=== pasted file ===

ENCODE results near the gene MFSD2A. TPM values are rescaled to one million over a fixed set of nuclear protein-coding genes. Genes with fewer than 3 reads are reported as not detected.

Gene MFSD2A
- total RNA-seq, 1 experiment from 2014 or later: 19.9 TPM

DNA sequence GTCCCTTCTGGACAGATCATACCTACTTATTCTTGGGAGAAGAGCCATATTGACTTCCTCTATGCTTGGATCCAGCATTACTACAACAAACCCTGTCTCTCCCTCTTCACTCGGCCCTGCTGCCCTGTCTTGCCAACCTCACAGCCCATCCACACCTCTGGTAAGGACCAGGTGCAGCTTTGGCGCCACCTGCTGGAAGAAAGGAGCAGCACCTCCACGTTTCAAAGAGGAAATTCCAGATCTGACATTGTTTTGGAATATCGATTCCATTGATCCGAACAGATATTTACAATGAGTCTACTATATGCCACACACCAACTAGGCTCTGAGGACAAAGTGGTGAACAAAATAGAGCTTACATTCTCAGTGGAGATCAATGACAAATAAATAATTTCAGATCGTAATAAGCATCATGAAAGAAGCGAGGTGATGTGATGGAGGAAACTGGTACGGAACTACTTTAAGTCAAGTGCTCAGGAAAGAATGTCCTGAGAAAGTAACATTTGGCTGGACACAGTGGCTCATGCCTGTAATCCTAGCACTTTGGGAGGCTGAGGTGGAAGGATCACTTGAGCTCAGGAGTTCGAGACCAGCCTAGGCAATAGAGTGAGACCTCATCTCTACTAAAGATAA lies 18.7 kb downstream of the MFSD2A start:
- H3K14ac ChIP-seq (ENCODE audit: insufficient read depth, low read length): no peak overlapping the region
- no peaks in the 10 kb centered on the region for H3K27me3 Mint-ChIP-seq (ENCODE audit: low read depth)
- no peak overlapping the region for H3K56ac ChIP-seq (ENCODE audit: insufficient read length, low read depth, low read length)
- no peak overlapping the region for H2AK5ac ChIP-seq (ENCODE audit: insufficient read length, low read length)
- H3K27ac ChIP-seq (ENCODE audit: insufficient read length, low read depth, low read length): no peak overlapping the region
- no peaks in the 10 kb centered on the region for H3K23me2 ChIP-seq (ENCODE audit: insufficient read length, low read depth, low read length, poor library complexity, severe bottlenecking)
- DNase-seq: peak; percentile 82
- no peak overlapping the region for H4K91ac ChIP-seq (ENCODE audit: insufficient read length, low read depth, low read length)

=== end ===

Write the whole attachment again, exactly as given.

ENCODE results near the gene MFSD2A. TPM values are rescaled to one million over a fixed set of nuclear protein-coding genes. Genes with fewer than 3 reads are reported as not detected.

Gene MFSD2A
- total RNA-seq, 1 experiment from 2014 or later: 19.9 TPM

DNA sequence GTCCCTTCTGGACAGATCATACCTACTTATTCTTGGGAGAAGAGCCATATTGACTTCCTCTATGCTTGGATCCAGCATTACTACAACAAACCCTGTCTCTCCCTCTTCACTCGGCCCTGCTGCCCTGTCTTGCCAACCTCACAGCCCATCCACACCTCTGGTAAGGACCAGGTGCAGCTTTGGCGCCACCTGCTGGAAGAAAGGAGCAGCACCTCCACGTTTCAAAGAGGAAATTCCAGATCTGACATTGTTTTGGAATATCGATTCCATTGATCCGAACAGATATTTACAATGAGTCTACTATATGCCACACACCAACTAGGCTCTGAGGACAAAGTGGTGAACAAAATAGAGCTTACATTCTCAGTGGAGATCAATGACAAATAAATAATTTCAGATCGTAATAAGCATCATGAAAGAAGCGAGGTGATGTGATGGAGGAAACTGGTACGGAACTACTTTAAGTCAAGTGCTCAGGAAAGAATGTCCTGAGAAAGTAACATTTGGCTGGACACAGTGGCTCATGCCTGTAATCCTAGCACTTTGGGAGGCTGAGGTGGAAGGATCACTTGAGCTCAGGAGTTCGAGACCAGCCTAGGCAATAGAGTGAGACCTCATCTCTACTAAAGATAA lies 18.7 kb downstream of the MFSD2A start:
- H3K14ac ChIP-seq (ENCODE audit: insufficient read depth, low read length): no peak overlapping the region
- no peaks in the 10 kb centered on the region for H3K27me3 Mint-ChIP-seq (ENCODE audit: low read depth)
- no peak overlapping the region for H3K56ac ChIP-seq (ENCODE audit: insufficient read length, low read depth, low read length)
- no peak overlapping the region for H2AK5ac ChIP-seq (ENCODE audit: insufficient read length, low read length)
- H3K27ac ChIP-seq (ENCODE audit: insufficient read length, low read depth, low read length): no peak overlapping the region
- no peaks in the 10 kb centered on the region for H3K23me2 ChIP-seq (ENCODE audit: insufficient read length, low read depth, low read length, poor library complexity, severe bottlenecking)
- DNase-seq: peak; percentile 82
- no peak overlapping the region for H4K91ac ChIP-seq (ENCODE audit: insufficient read length, low read depth, low read length)